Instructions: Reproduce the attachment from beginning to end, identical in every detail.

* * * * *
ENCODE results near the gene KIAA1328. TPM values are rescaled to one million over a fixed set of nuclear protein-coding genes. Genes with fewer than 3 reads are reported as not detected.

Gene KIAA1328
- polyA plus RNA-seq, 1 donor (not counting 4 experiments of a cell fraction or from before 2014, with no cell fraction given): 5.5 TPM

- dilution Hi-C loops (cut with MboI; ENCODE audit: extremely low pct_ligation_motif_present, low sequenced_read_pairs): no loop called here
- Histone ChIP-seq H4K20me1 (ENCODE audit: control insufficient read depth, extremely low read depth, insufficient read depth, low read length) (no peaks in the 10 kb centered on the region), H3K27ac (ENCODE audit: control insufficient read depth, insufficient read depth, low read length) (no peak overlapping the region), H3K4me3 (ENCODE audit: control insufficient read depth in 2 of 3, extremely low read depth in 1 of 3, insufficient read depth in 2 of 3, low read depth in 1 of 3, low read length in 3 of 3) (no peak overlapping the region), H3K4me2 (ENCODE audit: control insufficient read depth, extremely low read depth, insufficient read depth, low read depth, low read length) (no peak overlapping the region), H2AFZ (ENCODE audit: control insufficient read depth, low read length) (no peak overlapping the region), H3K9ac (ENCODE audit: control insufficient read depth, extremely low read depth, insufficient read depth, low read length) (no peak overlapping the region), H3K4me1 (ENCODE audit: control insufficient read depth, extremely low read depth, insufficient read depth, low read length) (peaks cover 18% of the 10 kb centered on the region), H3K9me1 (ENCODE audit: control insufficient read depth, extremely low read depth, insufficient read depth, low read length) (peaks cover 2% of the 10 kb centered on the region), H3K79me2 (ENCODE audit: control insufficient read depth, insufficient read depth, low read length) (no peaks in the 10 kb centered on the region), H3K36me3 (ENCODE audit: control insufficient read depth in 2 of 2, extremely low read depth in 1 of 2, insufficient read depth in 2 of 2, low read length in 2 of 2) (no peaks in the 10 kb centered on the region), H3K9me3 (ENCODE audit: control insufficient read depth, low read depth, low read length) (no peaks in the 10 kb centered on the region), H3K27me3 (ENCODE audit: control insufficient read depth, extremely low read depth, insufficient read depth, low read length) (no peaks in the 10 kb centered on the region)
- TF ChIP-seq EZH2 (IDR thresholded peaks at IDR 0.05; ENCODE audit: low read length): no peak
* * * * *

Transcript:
ENCODE results near the gene KIAA1328. TPM values are rescaled to one million over a fixed set of nuclear protein-coding genes. Genes with fewer than 3 reads are reported as not detected.

Gene KIAA1328
- polyA plus RNA-seq, 1 donor (not counting 4 experiments of a cell fraction or from before 2014, with no cell fraction given): 5.5 TPM

- dilution Hi-C loops (cut with MboI; ENCODE audit: extremely low pct_ligation_motif_present, low sequenced_read_pairs): no loop called here
- Histone ChIP-seq H4K20me1 (ENCODE audit: control insufficient read depth, extremely low read depth, insufficient read depth, low read length) (no peaks in the 10 kb centered on the region), H3K27ac (ENCODE audit: control insufficient read depth, insufficient read depth, low read length) (no peak overlapping the region), H3K4me3 (ENCODE audit: control insufficient read depth in 2 of 3, extremely low read depth in 1 of 3, insufficient read depth in 2 of 3, low read depth in 1 of 3, low read length in 3 of 3) (no peak overlapping the region), H3K4me2 (ENCODE audit: control insufficient read depth, extremely low read depth, insufficient read depth, low read depth, low read length) (no peak overlapping the region), H2AFZ (ENCODE audit: control insufficient read depth, low read length) (no peak overlapping the region), H3K9ac (ENCODE audit: control insufficient read depth, extremely low read depth, insufficient read depth, low read length) (no peak overlapping the region), H3K4me1 (ENCODE audit: control insufficient read depth, extremely low read depth, insufficient read depth, low read length) (peaks cover 18% of the 10 kb centered on the region), H3K9me1 (ENCODE audit: control insufficient read depth, extremely low read depth, insufficient read depth, low read length) (peaks cover 2% of the 10 kb centered on the region), H3K79me2 (ENCODE audit: control insufficient read depth, insufficient read depth, low read length) (no peaks in the 10 kb centered on the region), H3K36me3 (ENCODE audit: control insufficient read depth in 2 of 2, extremely low read depth in 1 of 2, insufficient read depth in 2 of 2, low read length in 2 of 2) (no peaks in the 10 kb centered on the region), H3K9me3 (ENCODE audit: control insufficient read depth, low read depth, low read length) (no peaks in the 10 kb centered on the region), H3K27me3 (ENCODE audit: control insufficient read depth, extremely low read depth, insufficient read depth, low read length) (no peaks in the 10 kb centered on the region)
- TF ChIP-seq EZH2 (IDR thresholded peaks at IDR 0.05; ENCODE audit: low read length): no peak